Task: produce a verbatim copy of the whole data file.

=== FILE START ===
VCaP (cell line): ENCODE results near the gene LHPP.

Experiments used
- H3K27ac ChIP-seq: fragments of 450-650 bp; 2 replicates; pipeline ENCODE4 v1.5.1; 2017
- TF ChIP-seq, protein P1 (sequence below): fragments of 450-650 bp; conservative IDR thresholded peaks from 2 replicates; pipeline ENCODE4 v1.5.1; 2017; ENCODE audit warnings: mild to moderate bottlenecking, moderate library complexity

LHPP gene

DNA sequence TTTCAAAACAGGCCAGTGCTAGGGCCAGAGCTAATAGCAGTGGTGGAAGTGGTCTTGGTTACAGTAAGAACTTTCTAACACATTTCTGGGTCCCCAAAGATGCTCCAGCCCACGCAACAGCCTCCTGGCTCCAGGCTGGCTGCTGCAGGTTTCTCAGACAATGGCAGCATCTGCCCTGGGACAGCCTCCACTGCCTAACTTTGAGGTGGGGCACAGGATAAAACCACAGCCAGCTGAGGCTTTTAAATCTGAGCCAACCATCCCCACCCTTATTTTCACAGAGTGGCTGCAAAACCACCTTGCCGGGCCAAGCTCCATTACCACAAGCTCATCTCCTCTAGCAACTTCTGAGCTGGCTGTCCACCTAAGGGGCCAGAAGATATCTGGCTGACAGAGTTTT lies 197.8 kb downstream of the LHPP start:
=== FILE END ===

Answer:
VCaP (cell line): ENCODE results near the gene LHPP.

Experiments used
- H3K27ac ChIP-seq: fragments of 450-650 bp; 2 replicates; pipeline ENCODE4 v1.5.1; 2017
- TF ChIP-seq, protein P1 (sequence below): fragments of 450-650 bp; conservative IDR thresholded peaks from 2 replicates; pipeline ENCODE4 v1.5.1; 2017; ENCODE audit warnings: mild to moderate bottlenecking, moderate library complexity

LHPP gene

DNA sequence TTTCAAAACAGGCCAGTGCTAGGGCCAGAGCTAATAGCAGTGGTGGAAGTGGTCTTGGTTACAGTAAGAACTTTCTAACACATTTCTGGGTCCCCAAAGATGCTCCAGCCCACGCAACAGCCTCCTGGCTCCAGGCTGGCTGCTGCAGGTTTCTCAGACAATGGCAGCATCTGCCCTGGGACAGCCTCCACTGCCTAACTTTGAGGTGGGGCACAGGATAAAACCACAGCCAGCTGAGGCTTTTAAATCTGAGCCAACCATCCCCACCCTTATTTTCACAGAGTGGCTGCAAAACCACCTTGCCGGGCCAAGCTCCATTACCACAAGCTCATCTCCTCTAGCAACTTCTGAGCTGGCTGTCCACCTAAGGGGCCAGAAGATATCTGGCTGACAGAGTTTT lies 197.8 kb downstream of the LHPP start: